By Diane Coleman, JD
People are sometimes surprised to learn that all of the major national disability rights groups that have taken a position on assisted suicide oppose bills to legalize it. Even some people with disabilities ask, how can that position be squared with the values of consumer control and choice?
One way to answer that question is to consider who has choice and control under assisted suicide laws? Anyone could ask their doctor for assisted suicide, but the law gives the authority to doctors to determine who is eligible. Doctors make the determination that a person is terminally ill and likely to die within six months, that the person is mentally “competent”, and that the request for assisted suicide is “voluntary” and “informed.”
Doctors making decisions about our lives? Isn’t that what we have fought so hard over the last 40 years to break away from? Doctors used to exercise near-total control over our lives, discouraging parents from raising disabled children at home, sentencing us to institutions, and imposing their own ideas about what medical procedures would improve our lives. The independent living movement was in large part a reaction against this “medical model,” and shifted the meaning of “independent” to living in the community in the most integrated setting possible. To put doctors, who have such notoriously poor views of the quality of our lives, in charge of declaring us eligible for assisted suicide poses a mortal danger.
Disability advocates first encountered doctors making similar determinations in the 1980’s in high profile court cases involving the right to refuse treatment. One involved a 26-year-old woman with cerebral palsy who had a miscarriage and marriage breakup and wanted a hospital to make her comfortable while she starved herself to death. The other cases involved men on ventilators stuck in nursing facilities and wanting to get out or else “pull the plug”. The doctors, courts, media and public all viewed these individuals as the equivalent of terminally ill and understood their feeling that they would be better off dead. They did not get suicide prevention equal to that offered nondisabled people and the doctors did not address their actual concerns. These cases were a wake up call to disability advocates.
The 1990’s brought Dr. Jack Kevorkian, conducting assisted suicides using lethal drugs, with two thirds of his body count being people with disabilities who were not terminally ill. As before, the difference between being disabled and being terminal was not recognized or considered significant. As before, the disability issues the individuals faced (e.g. loss of job, loss of spouse) were not considered in the public discourse. Put simply, assisted suicide sets up a double standard, with suicide prevention for some and suicide assistance for others. It’s disability discrimination.
Throughout the 80’s and 90’s, leading disability scholars and advocates used every available means to generate recognition of disability issues in the cases that came to light, but to little or no avail. This was when Not Dead Yet was formed and other national disability organizations began taking positions opposed to legalization of assisted suicide.
It’s almost two decades later, and some might wonder if awareness has increased and times have changed. But just look at how hunter Tim Bowers was awakened from an induced coma last year and encouraged to reject life support only one day after he fell from a tree-stand. In the assisted suicide context, perhaps the clearest place to look is 16 years of the Oregon assisted suicide reports. The top five reasons that doctors report for why their patients wanted assisted suicide are disability issues, with no sign in the law, the reports or otherwise that the person’s concerns were considered and addressed.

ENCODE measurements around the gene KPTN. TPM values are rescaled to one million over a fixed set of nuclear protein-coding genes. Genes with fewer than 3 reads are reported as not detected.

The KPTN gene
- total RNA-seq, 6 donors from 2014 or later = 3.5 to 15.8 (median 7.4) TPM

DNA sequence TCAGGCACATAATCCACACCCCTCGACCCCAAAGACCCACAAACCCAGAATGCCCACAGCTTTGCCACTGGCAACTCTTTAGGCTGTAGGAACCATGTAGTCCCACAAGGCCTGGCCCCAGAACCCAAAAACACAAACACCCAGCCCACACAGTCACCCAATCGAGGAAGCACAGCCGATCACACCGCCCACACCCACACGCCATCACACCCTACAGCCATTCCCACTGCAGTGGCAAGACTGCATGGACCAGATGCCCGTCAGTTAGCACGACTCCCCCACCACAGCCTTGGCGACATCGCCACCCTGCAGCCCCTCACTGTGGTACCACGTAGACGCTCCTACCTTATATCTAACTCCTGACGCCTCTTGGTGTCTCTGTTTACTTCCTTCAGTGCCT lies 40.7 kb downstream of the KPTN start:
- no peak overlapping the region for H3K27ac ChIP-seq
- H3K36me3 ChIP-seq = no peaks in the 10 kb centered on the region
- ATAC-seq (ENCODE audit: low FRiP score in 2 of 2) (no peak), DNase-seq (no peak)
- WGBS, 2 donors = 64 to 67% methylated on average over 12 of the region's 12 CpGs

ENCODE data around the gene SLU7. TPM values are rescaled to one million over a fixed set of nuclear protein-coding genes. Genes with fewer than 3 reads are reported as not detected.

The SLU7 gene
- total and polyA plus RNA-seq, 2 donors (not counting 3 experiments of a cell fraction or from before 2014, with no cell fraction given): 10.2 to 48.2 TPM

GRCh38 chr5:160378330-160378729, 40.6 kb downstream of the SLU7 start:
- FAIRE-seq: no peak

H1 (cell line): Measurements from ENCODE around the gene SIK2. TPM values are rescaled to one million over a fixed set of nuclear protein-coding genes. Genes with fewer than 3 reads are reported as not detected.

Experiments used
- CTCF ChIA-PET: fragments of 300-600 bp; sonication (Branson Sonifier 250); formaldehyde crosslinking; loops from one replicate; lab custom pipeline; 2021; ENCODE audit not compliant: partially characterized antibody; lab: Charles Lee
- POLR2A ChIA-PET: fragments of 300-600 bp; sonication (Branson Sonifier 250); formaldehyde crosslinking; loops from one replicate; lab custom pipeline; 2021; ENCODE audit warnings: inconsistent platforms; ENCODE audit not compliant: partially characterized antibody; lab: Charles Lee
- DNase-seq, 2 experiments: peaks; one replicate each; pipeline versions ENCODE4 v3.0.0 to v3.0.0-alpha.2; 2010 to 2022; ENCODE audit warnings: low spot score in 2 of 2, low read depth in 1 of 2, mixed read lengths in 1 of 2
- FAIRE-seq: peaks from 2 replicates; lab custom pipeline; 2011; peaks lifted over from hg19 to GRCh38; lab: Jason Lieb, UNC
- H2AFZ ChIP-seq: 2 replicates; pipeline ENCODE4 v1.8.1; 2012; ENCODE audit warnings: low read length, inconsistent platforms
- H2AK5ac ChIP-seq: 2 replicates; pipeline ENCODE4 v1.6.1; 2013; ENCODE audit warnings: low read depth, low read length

What increasingly emerges from the Oregon data is that medical professionals, government officials and assisted suicide proponents see no problem in society assisting suicides of people who feel that they are a “burden on others” (49% in 2013) or feel a “loss of autonomy” (93%) or “loss of dignity” (73%). Did any of the doctors know about consumer controlled attendant services, which could address these concerns? The Oregon law doesn’t require disclosures about any form of home care. The median duration of the doctor-patient relationship was 13 weeks, and proponents have admitted that the majority of prescribing doctors are referrals from proponent organizations. For them, it apparently goes without saying that disability is a fate worse than death.
If anything, cost cutting pressures may have made matters worse than they were in the 80’s and 90’s. Terminal predictions are no more reliable than they have ever been, with 15% turning out to be incorrect in hospice. Elder and disability abuse are increasing problems, with federal authorities estimating that one in ten elders is abused, mainly by family and caregivers. The so-called safeguards in assisted suicide bills are hollow. An heir or abusive caregiver can suggest assisted suicide, witness the request, pick up the lethal dose, and with no independent witness required at the death, who would know if the lethal dose was self-administered, or even if there was consent? Half of the Oregon assisted suicides did not have an independent witness at the death.
Disability rights advocates have become a leading voice in the debate over assisted suicide as public policy, increasingly acknowledged by the media, as well we should be. The threat to newly disabled people is especially serious. We owe it to them, and to all old, ill and disabled people, to lead the resistance against assisted suicide laws. For more information, go to the Not Dead Yet website and NDY’s Disability Rights Toolkit for Advocacy Against Legalization of Assisted Suicide, and the Disability Rights Education & Defense Fund.